That's an interesting list for MLS as a whole, but keep in mind that if we're talking about Seattle, our real need is in midfield. We could potentially use a left back if we feel we can improve on Leo (keeping in mind that he was one of our best defenders last season). Or perhaps a center back if we're willing to push Anibaba to the bench. But an impact signing would be a midfielder who's likely to be better than Pappa. At least for me, that list is Joe Corona and Stu Holden. Corona is an interesting case because he's stopped getting playing time with Tijuana after years of being a regular starter. Holden is still trying to get back from leg injuries he suffered when Bolton was still a Premiership club. But it's possible he could be loaned back to MLS to get his fitness back. If either seem available, I think that's a reason to consider holding off.

The ex-MLSers

The other potential allocation candidates are players who transferred out of the league for a fee. I'm using Wikipedia transfer data as a source for this, so it's possible (likely) it's not 100% accurate. And I only have players who've transferred out since 2008, but that seems like a reasonable set of players anyway. Once I remove Pappa and all of the players who have retired, who have already returned to MLS (a long list that includes the likes of Juan Toja, Carlos Ruiz, and Joseph Ngwenya), or are already on the USMNT list, that leaves 17 players. It's a surprisingly short list that's heavily skewed towards the last 2 years. Previous to that, MLS just didn't have the player quality to frequently earn transfer fees from other leagues other than for national team players.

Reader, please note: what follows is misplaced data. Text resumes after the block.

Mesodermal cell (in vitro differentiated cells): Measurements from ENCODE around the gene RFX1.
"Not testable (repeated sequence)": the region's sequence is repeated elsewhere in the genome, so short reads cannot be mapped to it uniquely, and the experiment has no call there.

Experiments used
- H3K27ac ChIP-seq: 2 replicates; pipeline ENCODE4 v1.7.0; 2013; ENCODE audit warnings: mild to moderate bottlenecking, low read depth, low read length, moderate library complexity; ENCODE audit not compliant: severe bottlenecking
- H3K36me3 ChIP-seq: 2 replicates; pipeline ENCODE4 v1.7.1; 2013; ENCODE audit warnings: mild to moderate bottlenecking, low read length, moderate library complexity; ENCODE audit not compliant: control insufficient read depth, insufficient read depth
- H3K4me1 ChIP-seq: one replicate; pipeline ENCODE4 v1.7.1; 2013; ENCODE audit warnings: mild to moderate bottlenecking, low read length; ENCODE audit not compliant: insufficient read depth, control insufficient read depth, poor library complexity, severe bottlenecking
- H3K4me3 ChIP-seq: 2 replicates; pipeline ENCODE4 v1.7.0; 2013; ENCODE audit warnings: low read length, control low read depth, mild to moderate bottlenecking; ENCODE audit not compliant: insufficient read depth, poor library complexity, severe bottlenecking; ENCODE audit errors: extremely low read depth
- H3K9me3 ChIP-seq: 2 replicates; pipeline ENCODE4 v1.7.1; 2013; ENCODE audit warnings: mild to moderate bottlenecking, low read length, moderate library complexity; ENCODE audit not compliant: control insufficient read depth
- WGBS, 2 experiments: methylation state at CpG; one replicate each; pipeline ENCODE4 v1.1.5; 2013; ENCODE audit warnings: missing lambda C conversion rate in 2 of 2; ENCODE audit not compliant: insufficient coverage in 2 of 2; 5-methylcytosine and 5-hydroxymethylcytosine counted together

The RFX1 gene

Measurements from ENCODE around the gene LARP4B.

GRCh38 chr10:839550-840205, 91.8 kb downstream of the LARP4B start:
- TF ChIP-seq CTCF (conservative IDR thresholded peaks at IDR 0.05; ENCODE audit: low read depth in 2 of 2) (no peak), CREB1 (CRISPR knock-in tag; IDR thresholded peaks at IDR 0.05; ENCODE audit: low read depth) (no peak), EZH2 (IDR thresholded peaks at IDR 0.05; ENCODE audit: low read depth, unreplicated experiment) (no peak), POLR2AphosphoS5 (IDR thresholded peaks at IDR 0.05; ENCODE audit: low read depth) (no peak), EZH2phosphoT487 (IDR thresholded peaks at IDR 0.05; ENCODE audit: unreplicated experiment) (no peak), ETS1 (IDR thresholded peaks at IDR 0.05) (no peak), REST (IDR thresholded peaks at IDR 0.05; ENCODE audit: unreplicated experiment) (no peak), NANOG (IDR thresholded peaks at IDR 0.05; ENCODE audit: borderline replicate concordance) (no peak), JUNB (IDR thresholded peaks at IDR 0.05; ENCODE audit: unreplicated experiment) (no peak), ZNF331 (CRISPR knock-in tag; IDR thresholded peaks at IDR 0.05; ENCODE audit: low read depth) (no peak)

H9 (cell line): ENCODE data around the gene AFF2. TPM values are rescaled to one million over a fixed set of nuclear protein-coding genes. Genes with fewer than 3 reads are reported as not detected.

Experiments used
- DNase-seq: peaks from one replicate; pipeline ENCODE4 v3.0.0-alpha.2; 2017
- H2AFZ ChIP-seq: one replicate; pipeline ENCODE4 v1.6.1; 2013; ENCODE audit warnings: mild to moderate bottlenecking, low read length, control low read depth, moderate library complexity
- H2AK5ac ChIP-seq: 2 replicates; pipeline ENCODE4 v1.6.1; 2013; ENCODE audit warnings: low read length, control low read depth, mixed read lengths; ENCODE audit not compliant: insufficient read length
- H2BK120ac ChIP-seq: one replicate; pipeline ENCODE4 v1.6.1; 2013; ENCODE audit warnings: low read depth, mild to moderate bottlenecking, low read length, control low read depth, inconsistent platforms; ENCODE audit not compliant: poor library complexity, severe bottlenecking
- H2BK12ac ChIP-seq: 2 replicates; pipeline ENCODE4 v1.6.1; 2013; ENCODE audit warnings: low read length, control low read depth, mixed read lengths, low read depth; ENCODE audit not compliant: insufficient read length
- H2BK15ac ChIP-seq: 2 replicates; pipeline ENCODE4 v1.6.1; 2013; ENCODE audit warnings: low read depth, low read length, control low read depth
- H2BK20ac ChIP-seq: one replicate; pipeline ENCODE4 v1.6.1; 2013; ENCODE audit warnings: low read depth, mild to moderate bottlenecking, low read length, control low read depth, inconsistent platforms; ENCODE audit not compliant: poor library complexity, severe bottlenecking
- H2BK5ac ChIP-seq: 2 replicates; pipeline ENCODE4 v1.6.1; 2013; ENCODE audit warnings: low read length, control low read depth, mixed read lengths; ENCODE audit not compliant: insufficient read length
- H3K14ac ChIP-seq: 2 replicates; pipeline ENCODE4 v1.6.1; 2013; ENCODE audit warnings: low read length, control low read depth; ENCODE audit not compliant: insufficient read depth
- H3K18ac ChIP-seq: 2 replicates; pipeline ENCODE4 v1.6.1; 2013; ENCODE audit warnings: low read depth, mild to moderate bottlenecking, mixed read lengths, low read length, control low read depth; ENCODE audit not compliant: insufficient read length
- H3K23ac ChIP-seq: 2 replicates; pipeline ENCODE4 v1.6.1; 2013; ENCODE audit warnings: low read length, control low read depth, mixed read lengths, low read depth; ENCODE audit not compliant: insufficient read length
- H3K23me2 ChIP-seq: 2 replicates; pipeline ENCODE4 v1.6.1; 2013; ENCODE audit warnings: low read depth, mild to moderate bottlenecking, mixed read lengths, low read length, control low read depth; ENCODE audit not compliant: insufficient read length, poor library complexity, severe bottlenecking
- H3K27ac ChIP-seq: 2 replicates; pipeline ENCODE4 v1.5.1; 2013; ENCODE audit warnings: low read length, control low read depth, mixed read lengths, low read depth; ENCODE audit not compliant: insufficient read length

I'm also going to exclude players who transferred out of the league this offseason, since it's unreasonable to expect they'll come back so soon. That includes Zarek Valentin, Michael Farfan, Rafael Baca, Dejan Jakovic, and Camilo (haha).

The remaining 12 players are:

Marcos Gonzalez Bryan Arguez Will John Gaston Puerari
Erik Friberg Anthony Ampaipitokwong Davide Chiumiento Dane Richards
Ryan Smith Andy Najar Alain Rochat Kei Kamara

That's a pretty mixed bag. The first handful of players are the only remaining eligible players who transferred out from 2008-2010 and they're not players the Sounders would mess with. Ampaipitokwong didn't succeed in San Jose and will probably be staying in Thailand. The remaining 8 might be of interest to Seattle, and they've all been in the league in the last couple of years so we should be familiar with them (some more than others. . FRIIIIBERG!!)

Among the midfield prospects, Chiumiento stands out as a player who played well in MLS and was a skilled playmaker (and therefore potential backup to Dempsey), but might not have the defensive consistency to run the left midfield for Seattle. Smith and Richards are speedy wingers who don't seem to fit in Seattle's midfield, plus Smith burned his bridges with MLS. Najar would be interesting and isn't getting much playing time, but Anderlecht just paid $3 million to acquire him last January. I could maybe see him coming back on a loan.

And then there's Friberg, who would seem to be a really good fit as a solid box-to-box midfielder who's played for Sigi before and left on good terms with the club. But is he substantially better than Pappa and therefore worth the risk of passing on him? I don't think so. The only midfielder who I think might be worth the risk would be Najar.

So from the full set of available players, I think there's really only three players — Holden, Corona, and Najar — who would be a better fit for Seattle than Pappa. So if I were with the Sounders I'd send out some feelers. And if it seems unlikely that any of the three will join MLS this year, then I don't think we're going to be able to do anything better with that No. 1 allocation spot than take Pappa.